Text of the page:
US composer Gabriel Gould was in Barcelona recently performing his work as part of the Joventuts Musicals de Barcelona i l’Ateneu Barcelonès
1. You started out studying composition and piano - do you still play and if so is it for pleasure or do you still perform?
I do still play piano regularly and was in fact considering becoming a concert pianist for a number of years (until I was dissuaded of this goal by a professor in graduate school). As a student of piano, I had started to become a bit disenchanted with the instrument because of the minutiae of perfecting each performance. Once I decided to study composition exclusively, I began to enjoy the piano again, and I’ve never looked back. I have my grandfather’s beautiful antique Mason & Hamlin grand piano at home and I try to play it everyday, at least a little. I don’t perform much, at least as a soloist, but I have done a lot of accompanying (both with vocal and instrumental performers), as well as playing in performances of my own music (since I tend to write piano parts to my own abilities).
2. Do you come from a musical family - what music do you remember being played at home that has influenced you in your subsequent work?
Actually I am the only serious musician in my extended family, although almost everyone else has dabbled a bit and/or are voracious listeners of a variety of musics. My father and uncle were both enthusiastic amateur choral singers, and my sister has played a bit of both violin and cello - and we do have a small family tradition of singing holiday songs together when we visit. I do have many strong memories of music being played in the house when I was a child, much of which has remained important to me - after putting us to bed, my mother played relaxing music such as James Taylor (which I now sing to my daughter at bedtime), and Keith Jarrett’s 'Koln Concert'. There was some classical music on the stereo, which may have had some influence on my development, but mainly a great selection of classic folk and rock, including Bob Dylan, Neil Young, the Beatles, etc.
3. You write both for concerts and opera - how do the two disciplines differ and which, if one, do you prefer?
Opera is more explicitly collaborative than concert music, although by definition all new music (unless done on MIDI) requires working with not just performers but also administrators, fundraisers, audience members, directors, etc. I find opera fascinating because of the challenges imposed by the libretto and the give-and-take with the singers, technical staff, designers, and producers, but I think that concert music is still my first love. In a way, the composer has more exclusive control over the final product in the world of concert music than he or she does in opera, and overall fewer egos (besides his or her own) to deal with!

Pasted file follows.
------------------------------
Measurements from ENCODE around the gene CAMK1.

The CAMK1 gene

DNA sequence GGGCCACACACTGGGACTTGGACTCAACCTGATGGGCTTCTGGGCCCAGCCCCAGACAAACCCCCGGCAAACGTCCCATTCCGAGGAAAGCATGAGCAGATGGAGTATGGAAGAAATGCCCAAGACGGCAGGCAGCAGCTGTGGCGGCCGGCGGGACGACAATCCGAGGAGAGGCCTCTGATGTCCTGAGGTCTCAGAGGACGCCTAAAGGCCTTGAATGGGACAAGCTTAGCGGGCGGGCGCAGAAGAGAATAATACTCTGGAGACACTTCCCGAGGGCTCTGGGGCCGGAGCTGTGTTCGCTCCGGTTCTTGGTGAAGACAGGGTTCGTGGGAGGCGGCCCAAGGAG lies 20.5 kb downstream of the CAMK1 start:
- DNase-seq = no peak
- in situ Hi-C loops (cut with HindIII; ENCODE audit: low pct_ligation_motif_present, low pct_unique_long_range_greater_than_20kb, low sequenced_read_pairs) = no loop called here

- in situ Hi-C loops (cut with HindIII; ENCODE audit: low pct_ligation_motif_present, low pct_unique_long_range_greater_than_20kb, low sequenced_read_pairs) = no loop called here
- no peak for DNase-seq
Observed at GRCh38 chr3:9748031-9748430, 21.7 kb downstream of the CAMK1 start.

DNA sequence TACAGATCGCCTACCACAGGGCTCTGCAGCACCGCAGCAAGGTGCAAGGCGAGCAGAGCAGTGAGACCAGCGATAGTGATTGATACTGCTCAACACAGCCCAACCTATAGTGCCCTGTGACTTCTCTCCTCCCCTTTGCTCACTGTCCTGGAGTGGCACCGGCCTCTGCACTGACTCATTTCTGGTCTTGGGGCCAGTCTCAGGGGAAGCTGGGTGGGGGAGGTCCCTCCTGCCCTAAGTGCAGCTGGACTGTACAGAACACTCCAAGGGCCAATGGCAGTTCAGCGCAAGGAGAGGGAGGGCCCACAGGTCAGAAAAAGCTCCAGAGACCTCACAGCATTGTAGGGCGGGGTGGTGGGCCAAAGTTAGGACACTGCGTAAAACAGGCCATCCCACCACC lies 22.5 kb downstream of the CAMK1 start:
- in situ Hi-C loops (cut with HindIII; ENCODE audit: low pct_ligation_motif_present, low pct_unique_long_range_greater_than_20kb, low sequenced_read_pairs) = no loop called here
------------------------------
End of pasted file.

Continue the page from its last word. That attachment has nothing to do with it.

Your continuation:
4. How important is other “world music” to your work - your CV mentions klezmer and gamelan - how do these translate into your work?
While it’s true that elements of various world musics have found their way into my compositions, it hasn’t come about as part of a deliberate aesthetic - it’s more that anything I listen to which especially appeals to and/or challenges me is likely to find its way into my work (much like a tune that you can’t get out of your head). That said, a good number of my compositions do feature either non-western instruments (such as Lokananta for Javanese gamelan and symphony orchestra) or attempt to re-create the sound world of some type of world music (such as Puja, which is a Bollywood pastiche). The influence of Jewish music, especialy klezmer, has been a fairly constant presence, and has recently made its way back into my work after a long absence, largely thanks to my recent obsession with the Masada project of John Zorn.
5. You have made music to text, for instance William Blake - how do you set out to write music to famous or well-known texts?